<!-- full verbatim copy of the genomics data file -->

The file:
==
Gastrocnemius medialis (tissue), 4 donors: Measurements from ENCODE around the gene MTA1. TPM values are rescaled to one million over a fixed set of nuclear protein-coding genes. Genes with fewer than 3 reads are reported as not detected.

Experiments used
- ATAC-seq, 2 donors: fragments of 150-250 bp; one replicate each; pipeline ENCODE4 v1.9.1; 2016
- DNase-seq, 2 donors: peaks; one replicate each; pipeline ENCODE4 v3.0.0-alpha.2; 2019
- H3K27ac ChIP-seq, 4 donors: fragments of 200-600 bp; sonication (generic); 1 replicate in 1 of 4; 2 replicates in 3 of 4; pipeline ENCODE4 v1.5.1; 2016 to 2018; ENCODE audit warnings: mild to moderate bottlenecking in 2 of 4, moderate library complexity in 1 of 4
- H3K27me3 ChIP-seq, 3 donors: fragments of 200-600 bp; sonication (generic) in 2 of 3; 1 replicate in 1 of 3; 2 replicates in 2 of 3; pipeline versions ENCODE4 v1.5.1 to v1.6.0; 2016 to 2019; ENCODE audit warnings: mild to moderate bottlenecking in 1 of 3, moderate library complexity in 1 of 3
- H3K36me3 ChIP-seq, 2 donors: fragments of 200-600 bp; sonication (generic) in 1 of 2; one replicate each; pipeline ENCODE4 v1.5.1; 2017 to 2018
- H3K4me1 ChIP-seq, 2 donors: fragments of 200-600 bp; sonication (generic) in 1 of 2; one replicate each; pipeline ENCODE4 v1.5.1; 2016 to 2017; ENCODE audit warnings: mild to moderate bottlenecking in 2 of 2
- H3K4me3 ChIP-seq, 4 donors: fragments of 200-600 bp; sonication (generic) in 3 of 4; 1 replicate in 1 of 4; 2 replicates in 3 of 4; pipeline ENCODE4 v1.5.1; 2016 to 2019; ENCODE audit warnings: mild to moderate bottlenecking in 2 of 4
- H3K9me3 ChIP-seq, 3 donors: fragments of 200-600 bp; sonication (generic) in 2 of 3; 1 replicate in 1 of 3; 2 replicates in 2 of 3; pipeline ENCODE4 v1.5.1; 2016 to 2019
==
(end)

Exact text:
Gastrocnemius medialis (tissue), 4 donors: Measurements from ENCODE around the gene MTA1. TPM values are rescaled to one million over a fixed set of nuclear protein-coding genes. Genes with fewer than 3 reads are reported as not detected.

Experiments used
- ATAC-seq, 2 donors: fragments of 150-250 bp; one replicate each; pipeline ENCODE4 v1.9.1; 2016
- DNase-seq, 2 donors: peaks; one replicate each; pipeline ENCODE4 v3.0.0-alpha.2; 2019
- H3K27ac ChIP-seq, 4 donors: fragments of 200-600 bp; sonication (generic); 1 replicate in 1 of 4; 2 replicates in 3 of 4; pipeline ENCODE4 v1.5.1; 2016 to 2018; ENCODE audit warnings: mild to moderate bottlenecking in 2 of 4, moderate library complexity in 1 of 4
- H3K27me3 ChIP-seq, 3 donors: fragments of 200-600 bp; sonication (generic) in 2 of 3; 1 replicate in 1 of 3; 2 replicates in 2 of 3; pipeline versions ENCODE4 v1.5.1 to v1.6.0; 2016 to 2019; ENCODE audit warnings: mild to moderate bottlenecking in 1 of 3, moderate library complexity in 1 of 3
- H3K36me3 ChIP-seq, 2 donors: fragments of 200-600 bp; sonication (generic) in 1 of 2; one replicate each; pipeline ENCODE4 v1.5.1; 2017 to 2018
- H3K4me1 ChIP-seq, 2 donors: fragments of 200-600 bp; sonication (generic) in 1 of 2; one replicate each; pipeline ENCODE4 v1.5.1; 2016 to 2017; ENCODE audit warnings: mild to moderate bottlenecking in 2 of 2
- H3K4me3 ChIP-seq, 4 donors: fragments of 200-600 bp; sonication (generic) in 3 of 4; 1 replicate in 1 of 4; 2 replicates in 3 of 4; pipeline ENCODE4 v1.5.1; 2016 to 2019; ENCODE audit warnings: mild to moderate bottlenecking in 2 of 4
- H3K9me3 ChIP-seq, 3 donors: fragments of 200-600 bp; sonication (generic) in 2 of 3; 1 replicate in 1 of 3; 2 replicates in 2 of 3; pipeline ENCODE4 v1.5.1; 2016 to 2019